Lighting and Heating
Since red tailed boas are from Brazil they like their environments warm. A basking spot of 90 to 95 degrees should be maintained using heat lights or other means. But avoid using hot rocks because they can cause thermal burns in a snake. The rest of the tank can be in the upper 80 degrees and at night it's safe if the temperature drops into the lower 80's.
Heat lights, ceramic heat emitters, undertank heaters, and incubator cages are all acceptable means of heating a snake cage. Just make sure your snake cannot get to the heating element and burn itself.
UVB lighting is not mandatory for red tail boas, but if you want to offer supplemental white light during the day, a UVB light is a great option. It may even help stimulate appetite, decrease stress and make your snake an overall happier, more active snake.
Food and Water
Juvenile red tail boas will eat fuzzies, then mice, then rats, and once they reach adulthood, will be eating rabbits and large rats. Prey items should be killed prior to feeding them to your snake and offered in an enclosure used only for feeding.
Do not feed your snake in its regular cage; this will decrease the likelihood of the snake thinking you are food and accidentally biting you or ingesting its substrate. The feeding tank should be covered with a towel while feeding to provide a sense of security to your snake, or you can place your snake's hide box in the feeding tank while feeding.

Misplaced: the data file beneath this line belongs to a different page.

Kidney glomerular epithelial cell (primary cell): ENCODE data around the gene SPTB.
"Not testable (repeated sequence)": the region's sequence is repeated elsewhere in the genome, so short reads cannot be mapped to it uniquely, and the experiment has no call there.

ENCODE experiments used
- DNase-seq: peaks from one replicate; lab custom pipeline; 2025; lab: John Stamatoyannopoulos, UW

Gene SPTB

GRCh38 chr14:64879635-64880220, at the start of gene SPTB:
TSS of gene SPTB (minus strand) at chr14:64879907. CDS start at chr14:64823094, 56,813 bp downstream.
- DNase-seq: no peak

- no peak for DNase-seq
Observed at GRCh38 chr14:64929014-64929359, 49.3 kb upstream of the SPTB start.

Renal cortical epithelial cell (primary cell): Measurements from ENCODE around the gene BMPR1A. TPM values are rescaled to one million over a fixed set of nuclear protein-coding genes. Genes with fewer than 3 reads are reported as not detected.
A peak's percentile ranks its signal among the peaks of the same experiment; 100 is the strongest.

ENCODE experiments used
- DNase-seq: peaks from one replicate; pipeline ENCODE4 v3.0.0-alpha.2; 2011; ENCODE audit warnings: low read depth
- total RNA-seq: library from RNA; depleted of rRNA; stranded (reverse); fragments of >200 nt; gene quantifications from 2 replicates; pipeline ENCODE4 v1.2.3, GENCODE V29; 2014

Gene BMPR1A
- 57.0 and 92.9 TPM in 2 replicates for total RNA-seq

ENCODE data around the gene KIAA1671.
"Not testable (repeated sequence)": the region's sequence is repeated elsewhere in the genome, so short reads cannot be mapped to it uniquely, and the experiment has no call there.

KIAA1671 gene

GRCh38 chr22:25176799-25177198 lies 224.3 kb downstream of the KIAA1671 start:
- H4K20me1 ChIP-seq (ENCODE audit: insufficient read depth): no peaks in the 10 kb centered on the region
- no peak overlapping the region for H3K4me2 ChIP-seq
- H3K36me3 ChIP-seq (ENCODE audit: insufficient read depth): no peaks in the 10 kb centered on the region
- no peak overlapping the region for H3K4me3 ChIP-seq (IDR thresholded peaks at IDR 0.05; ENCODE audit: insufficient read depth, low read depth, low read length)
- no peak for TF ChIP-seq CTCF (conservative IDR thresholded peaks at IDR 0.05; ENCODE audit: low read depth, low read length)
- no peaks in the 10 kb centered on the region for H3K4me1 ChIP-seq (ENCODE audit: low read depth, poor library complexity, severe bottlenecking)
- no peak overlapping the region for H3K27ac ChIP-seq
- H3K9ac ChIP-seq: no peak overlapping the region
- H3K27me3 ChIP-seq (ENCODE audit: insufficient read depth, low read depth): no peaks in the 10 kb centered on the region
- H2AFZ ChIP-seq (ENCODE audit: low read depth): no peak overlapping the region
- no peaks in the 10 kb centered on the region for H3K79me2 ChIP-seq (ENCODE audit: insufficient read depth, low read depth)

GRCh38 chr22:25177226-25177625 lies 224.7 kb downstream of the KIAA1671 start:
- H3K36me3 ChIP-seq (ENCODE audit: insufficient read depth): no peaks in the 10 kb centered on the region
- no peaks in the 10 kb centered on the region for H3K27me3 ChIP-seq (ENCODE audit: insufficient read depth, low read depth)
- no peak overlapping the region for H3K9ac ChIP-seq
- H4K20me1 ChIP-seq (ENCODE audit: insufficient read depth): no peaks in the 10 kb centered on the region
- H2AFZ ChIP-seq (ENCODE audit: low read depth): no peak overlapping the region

Common Health Problems
The most serious disease that can affect boa constrictors is inclusion body disease, or IBD. This is a fatal retrovirus, akin to HIV in humans. This virus can lay dormant for years before the snake shows any sign of illness. This disease can be transmitted from snake to snake via mites, which carry infected bodily fluids. This is why it's a good idea to keep mutiple pet snakes separated if possible.
IBD is marked by poor appetite and excessive saliva, and in serious or more advanced cases, IBD causes snakes to lose control of their bodily movements.
Red tailed boas also are susceptible to respiratory infections, marked by wheezing and nasal discharge. A foamy discharge from a snake's mouth usually indicates pneumonia, which requires immediate treatment.
Scale rot and blister disease are both common in boa constrictors, with both usually caused by unsanitary conditions. Blister disease may appear like burns on the snake's skin and is usually caused by overheated cages or a lack of humidity.
All of these ailments should receive treatment from a veterinarian who specializes in reptiles.
Choosing a Red Tailed Boa
Red tailed boas are large, strong, long-lived snakes and aren't for everyone. Feeding them can become more expensive as they get larger, and so will the time it takes to clean their cage. Therefore, make sure you are prepared and know what to expect before taking home any pet, especially one that lives up to 30 years.
Similar Species to the Red Tailed Boa
If you're undecided about which boa is right for you, here are some other options to consider:
You also may want to check out all of our other snake breed profiles.